we share our home with a little dog with a gigantic heart.  we've always been "cat people" but when our son moved away and could not take Parker with him, we adopted him.  he's about seven years old now, we think.  we can't be certain because our son took him in from an animal shelter which was uncertain of his age.  he is the perfect dog for us.

when we talk to him, he looks at us with his big eyes and tilts his head from one side to the other as if he understands every word we say.  he never demands to be allowed in our laps or on the furniture.  most of the time he is quiet, only barking when he believes there is potential danger, such as when someone approaches the front door or when some wild animal such as an opossum or racoon invades our back yard, or when he has been outside and is ready to come back in the house.  upon coming in the house, he invariably runs to his safe place, a bed with high sides and a comfy pillow that sits in front of the den fireplace.

he has a special language when he talks to one of our six cats, a whimper that indicates that he is not a threat and that he wants to be their friend.  one of them, Lucy who was also inherited from our son, is his special friend.  Lucy seems to regard Parker as her child, grooming him and crying when we take him across the street for a walk in the park.  the other cats simply tolerate him, but he never gives up trying to be their friend and asking them to play with him.

looking at him, i often wonder why he is such a gentle soul.  he makes few demands, only an occasional game of fetch with his much-loved cloth bone or his nightly treat.  there is much that we could learn from him: he gives love with no expectation of reward; he never speaks without a reason; he is happy to be with us but is content to be alone; he is fully present for the person who is speaking to him.  would that we all could exhibit these virtues!

may we all have such gentle souls.  may we love unconditionally.  may we not babble needlessly.  may we be at peace with ourselves and with others.  may we treat one another with respect and consideration.  may we follow Parker's example.  shalom.

Tuesday, December 30, 2014

Love Came Down at Christmas

christmas day has just passed, and we continue in the season of christmas.  we have sung the familiar words about shepherds and angels, about wise men, about a young man and woman traveling with a host of others to the village of bethlehem, of the birth of a baby in a manger.  we have contemplated the emotions of mary, an unwed mother, and of joseph, the man who is to become her husband.  for many of us, this is a beautiful story that reawakens the childhood joys that christmas brought and continues to bring but one that is not literally true.

on a much deeper level, the story of these events is quite real.  christmas is a reminder of transcendent love that permeates all of creation.  christmas is a reminder that in the darkest time of the year, there is a light shining through the darkness.  there is a promise of the awakening of that which is dormant.  there is the prospect of warm ground that nourishes new life, of crops that will be planted and grow, of flowers that will bloom, of the greening of the earth.  the most important of those crops and flowers and green grass is the renewal of love in our hearts.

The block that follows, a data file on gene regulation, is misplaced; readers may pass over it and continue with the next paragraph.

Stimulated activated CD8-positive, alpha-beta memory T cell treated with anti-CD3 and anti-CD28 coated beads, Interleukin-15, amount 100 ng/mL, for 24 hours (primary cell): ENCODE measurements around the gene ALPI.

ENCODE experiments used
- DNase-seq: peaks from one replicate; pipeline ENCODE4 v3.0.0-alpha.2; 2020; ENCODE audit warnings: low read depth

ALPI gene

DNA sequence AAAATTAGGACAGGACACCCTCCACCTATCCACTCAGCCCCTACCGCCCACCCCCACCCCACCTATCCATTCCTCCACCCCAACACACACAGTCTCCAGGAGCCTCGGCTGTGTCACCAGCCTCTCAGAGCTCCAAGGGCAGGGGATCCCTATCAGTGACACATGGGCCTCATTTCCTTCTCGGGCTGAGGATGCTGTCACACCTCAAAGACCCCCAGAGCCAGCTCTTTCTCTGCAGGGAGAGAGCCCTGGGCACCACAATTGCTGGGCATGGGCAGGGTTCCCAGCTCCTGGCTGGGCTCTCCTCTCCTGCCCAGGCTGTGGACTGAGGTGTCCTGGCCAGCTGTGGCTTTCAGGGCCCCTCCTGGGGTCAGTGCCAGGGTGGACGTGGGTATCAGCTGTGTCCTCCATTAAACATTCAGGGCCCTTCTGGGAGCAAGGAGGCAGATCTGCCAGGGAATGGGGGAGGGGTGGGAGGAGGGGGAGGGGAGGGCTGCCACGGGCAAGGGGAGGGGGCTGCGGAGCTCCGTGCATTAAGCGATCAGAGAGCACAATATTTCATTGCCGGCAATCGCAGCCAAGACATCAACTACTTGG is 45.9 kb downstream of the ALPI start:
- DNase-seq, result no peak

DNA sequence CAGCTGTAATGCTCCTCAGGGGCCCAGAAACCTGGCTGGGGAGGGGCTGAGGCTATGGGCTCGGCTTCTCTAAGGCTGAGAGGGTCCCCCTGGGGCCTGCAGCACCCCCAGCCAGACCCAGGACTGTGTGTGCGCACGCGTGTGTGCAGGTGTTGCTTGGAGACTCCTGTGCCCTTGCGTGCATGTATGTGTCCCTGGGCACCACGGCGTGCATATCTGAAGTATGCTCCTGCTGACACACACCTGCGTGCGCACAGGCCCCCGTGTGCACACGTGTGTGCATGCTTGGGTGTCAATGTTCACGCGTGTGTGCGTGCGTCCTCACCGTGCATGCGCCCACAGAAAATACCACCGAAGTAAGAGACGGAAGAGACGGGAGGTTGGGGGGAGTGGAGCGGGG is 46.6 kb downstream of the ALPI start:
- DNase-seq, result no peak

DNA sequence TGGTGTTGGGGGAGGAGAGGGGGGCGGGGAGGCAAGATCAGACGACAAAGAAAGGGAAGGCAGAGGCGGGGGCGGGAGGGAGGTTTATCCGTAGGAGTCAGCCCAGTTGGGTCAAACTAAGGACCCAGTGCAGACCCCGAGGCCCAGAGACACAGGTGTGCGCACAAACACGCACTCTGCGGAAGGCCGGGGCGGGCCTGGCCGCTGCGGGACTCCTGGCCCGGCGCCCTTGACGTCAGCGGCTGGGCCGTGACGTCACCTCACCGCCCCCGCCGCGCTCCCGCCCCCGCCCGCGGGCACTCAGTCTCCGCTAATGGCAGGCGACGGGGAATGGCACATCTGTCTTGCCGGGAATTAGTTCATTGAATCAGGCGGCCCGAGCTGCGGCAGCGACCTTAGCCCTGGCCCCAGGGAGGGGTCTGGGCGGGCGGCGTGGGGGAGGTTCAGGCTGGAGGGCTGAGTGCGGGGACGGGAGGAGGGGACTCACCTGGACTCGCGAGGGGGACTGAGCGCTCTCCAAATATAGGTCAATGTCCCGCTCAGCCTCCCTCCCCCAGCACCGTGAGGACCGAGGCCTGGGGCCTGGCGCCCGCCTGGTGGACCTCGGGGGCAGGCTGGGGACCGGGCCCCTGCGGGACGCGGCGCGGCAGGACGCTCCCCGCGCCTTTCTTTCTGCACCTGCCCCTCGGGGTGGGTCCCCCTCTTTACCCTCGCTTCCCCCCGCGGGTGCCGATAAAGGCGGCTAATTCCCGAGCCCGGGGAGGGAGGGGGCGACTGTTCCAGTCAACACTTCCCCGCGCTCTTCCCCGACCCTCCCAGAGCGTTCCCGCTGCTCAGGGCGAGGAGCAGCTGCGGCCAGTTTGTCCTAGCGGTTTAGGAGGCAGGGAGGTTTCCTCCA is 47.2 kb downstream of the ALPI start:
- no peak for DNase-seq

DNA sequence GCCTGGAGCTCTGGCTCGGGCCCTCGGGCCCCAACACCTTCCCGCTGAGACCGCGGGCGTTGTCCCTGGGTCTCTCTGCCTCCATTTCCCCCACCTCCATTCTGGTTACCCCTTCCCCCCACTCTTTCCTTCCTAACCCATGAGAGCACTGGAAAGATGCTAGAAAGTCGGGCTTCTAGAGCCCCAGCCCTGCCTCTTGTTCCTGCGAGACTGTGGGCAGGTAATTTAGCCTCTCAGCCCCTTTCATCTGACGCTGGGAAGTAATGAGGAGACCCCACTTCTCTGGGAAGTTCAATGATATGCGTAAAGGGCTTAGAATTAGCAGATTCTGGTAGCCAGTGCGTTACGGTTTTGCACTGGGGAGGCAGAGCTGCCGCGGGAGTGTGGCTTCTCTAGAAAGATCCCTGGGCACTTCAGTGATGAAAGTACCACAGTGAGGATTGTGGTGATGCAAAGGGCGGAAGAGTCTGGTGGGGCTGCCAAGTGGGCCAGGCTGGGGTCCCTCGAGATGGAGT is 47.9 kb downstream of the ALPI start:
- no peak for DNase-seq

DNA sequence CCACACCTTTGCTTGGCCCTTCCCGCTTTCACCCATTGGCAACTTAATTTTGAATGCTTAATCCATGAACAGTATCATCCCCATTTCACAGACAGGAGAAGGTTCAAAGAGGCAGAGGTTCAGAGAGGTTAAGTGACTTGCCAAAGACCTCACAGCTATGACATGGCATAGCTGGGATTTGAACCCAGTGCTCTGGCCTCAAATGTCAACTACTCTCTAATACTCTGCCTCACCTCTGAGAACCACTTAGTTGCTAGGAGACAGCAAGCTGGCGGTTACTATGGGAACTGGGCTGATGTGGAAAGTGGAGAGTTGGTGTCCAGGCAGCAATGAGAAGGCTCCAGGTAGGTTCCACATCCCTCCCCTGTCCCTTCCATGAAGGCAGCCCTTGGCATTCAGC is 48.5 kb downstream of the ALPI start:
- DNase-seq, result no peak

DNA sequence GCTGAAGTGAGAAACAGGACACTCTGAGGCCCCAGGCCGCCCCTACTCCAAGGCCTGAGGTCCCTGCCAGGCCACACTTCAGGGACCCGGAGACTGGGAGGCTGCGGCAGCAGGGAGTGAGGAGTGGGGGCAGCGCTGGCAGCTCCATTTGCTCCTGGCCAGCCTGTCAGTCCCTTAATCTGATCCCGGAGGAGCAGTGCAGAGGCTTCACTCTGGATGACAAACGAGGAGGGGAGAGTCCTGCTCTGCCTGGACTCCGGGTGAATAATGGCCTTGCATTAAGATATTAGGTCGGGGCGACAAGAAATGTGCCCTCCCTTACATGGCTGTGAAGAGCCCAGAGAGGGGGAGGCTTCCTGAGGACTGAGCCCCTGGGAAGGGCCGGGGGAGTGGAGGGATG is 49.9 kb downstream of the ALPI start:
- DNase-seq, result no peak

it is not that christmas is a once-a-year occurrence.  rather christmas reminds us that our hearts can be filled with love every day, that each day can become a christmas if our hearts and minds will allow it.  every moment is new and can be filled with love if we make the right effort and have the right mindfulness.  love is there for the taking and the giving, and that is the real meaning of christmas.

may we embrace the love that is the message of the tiny baby in bethlehem.  may we remember that when we sing "o come to us, abide with us, our lord emmanuel" we are asking the love the baby embodies to be present in our hearts.  may every day renew the promise of christmas.  shalom

Tuesday, December 23, 2014

American Values?

much has been written about the senate report on torture at the hands of the american government's intelligence apparatus.  i doubt that i have anything to add to what others have written, but i feel compelled to have my say.  the account of what we have done is disturbing.  how can the united states have any credibility in the world if we are guilty of such heinous crimes?  how can we now condemn other regimes for human rights abuses when we have shown such disdain for the rights of others?  why aren't those who were involved being prosecuted?

equally troubling is the attitude of the american public to the actions described in the senate report.  almost half the population believe that torture is justified in the fight against terrorism.  this position is held despite learning from the report that many innocent people were subjected to torture and that little to no useful information was gained.  we discovered that some of those subjected to these horrible "enhanced interrogation techniques" implicated innocents in order to escape further "questioning."  where is the moral outrage among us that ought to accompany publication of the senate report?

the attorney general of the united states, alberto gonzales, who presided over the development of the legal doctrines used to justify the disqualification of these detainees from the provisions of international law and treaty, such as the geneva convention, is now the dean of the law school at belmont university, one of the most prestigious christian universities in the nation.  how can such a person attain such a position?  what does his employment at belmont say about the vaunted christian credentials of belmont?  why should one of those most involved in this sordid business be so honored?